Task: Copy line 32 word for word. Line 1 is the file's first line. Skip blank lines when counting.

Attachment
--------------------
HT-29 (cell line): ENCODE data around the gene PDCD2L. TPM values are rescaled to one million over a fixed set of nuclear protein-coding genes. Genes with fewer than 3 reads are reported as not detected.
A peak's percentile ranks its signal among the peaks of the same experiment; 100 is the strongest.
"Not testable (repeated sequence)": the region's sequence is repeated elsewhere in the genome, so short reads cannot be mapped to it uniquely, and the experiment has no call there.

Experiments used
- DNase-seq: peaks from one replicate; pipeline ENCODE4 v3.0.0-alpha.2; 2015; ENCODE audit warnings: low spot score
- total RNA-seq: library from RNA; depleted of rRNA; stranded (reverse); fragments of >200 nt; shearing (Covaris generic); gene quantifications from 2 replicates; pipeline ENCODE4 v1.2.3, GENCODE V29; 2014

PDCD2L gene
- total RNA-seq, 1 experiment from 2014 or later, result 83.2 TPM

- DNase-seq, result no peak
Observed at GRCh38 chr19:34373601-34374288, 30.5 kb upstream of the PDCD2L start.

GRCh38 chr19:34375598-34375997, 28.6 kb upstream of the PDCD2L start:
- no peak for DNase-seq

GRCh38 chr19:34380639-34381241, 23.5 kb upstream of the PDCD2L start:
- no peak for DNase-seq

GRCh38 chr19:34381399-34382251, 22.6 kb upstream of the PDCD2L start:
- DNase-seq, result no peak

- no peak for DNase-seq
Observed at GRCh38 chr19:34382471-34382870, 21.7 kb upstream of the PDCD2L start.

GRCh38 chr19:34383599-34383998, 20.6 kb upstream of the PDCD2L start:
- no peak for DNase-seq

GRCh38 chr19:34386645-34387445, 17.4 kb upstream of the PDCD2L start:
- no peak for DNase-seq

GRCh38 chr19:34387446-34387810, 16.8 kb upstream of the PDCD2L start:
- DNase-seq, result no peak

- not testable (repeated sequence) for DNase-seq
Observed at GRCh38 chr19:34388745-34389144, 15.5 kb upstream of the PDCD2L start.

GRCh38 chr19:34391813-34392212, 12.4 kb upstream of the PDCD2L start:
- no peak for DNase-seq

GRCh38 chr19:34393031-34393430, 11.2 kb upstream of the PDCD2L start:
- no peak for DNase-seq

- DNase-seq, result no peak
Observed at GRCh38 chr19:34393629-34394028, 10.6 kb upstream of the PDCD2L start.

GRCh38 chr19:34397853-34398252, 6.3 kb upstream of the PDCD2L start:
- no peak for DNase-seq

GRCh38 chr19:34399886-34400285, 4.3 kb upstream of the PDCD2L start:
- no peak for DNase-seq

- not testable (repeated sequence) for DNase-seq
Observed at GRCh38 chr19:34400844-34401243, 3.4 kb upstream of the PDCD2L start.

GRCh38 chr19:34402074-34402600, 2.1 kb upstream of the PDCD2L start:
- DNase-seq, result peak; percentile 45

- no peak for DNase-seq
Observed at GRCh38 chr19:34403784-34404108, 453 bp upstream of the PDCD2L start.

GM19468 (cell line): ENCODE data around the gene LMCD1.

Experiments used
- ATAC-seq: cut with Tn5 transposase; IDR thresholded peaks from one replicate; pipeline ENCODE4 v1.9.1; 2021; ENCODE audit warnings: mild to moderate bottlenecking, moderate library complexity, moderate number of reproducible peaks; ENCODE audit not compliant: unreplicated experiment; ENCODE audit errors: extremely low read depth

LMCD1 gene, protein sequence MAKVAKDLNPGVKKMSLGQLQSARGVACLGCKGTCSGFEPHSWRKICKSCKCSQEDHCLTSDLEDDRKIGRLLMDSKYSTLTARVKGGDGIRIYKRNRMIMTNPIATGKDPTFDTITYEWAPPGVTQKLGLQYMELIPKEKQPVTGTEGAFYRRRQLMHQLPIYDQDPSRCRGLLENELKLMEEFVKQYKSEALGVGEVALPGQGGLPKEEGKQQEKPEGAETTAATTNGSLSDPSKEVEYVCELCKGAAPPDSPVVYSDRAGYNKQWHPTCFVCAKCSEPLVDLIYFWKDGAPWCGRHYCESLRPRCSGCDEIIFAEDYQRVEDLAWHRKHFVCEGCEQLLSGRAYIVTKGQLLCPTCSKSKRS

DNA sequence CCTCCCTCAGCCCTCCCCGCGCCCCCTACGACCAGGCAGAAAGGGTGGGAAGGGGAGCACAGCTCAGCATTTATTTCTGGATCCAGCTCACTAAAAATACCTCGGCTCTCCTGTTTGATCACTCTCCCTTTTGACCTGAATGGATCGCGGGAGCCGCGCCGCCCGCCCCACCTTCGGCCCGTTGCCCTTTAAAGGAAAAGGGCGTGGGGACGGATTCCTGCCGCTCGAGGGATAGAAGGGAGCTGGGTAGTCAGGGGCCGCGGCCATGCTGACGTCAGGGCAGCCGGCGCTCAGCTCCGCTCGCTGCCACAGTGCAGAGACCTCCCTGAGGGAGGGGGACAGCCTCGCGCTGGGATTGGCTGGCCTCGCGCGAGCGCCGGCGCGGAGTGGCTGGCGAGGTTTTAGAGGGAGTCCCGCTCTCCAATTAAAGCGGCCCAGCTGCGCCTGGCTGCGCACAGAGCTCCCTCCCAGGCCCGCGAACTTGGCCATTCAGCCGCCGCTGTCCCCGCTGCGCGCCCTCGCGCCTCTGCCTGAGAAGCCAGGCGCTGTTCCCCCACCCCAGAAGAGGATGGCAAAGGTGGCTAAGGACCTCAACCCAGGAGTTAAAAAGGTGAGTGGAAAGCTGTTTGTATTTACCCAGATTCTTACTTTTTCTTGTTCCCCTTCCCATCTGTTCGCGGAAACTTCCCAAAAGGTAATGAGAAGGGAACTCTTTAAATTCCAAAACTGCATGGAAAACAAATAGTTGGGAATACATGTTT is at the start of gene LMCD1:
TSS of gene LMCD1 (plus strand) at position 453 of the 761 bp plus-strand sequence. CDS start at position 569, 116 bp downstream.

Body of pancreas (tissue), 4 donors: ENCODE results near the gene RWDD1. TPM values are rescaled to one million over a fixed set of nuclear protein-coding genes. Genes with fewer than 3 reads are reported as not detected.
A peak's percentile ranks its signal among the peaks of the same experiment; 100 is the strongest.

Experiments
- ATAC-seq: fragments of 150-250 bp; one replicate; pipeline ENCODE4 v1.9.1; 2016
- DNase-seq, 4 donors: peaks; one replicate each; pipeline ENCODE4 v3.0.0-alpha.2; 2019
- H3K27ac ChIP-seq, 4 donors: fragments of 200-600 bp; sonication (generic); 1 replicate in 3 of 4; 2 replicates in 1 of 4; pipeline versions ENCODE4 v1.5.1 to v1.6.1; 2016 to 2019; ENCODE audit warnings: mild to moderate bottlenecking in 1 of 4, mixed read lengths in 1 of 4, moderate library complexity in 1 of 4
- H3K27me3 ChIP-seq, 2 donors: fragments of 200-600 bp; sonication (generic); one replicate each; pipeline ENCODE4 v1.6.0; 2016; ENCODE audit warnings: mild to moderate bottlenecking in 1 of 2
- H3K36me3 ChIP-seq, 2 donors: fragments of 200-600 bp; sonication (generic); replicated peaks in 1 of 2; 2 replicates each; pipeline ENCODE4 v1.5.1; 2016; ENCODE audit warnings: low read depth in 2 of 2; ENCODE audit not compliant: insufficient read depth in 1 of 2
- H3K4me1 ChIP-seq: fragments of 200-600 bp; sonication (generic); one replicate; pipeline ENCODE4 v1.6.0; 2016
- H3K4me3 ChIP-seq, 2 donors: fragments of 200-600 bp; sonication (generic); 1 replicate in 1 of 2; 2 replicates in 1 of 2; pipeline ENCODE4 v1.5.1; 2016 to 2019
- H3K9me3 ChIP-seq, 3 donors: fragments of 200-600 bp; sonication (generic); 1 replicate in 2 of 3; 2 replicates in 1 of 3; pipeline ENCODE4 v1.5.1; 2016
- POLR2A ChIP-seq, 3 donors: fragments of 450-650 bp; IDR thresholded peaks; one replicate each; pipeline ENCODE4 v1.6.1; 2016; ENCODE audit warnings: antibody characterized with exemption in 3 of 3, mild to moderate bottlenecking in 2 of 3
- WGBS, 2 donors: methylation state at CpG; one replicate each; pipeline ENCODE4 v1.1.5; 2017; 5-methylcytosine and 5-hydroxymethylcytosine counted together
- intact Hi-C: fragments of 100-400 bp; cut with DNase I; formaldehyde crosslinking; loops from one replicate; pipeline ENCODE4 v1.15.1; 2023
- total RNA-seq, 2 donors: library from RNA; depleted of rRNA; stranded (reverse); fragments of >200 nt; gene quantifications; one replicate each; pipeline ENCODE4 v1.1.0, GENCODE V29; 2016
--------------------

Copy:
Observed at GRCh38 chr19:34393629-34394028, 10.6 kb upstream of the PDCD2L start.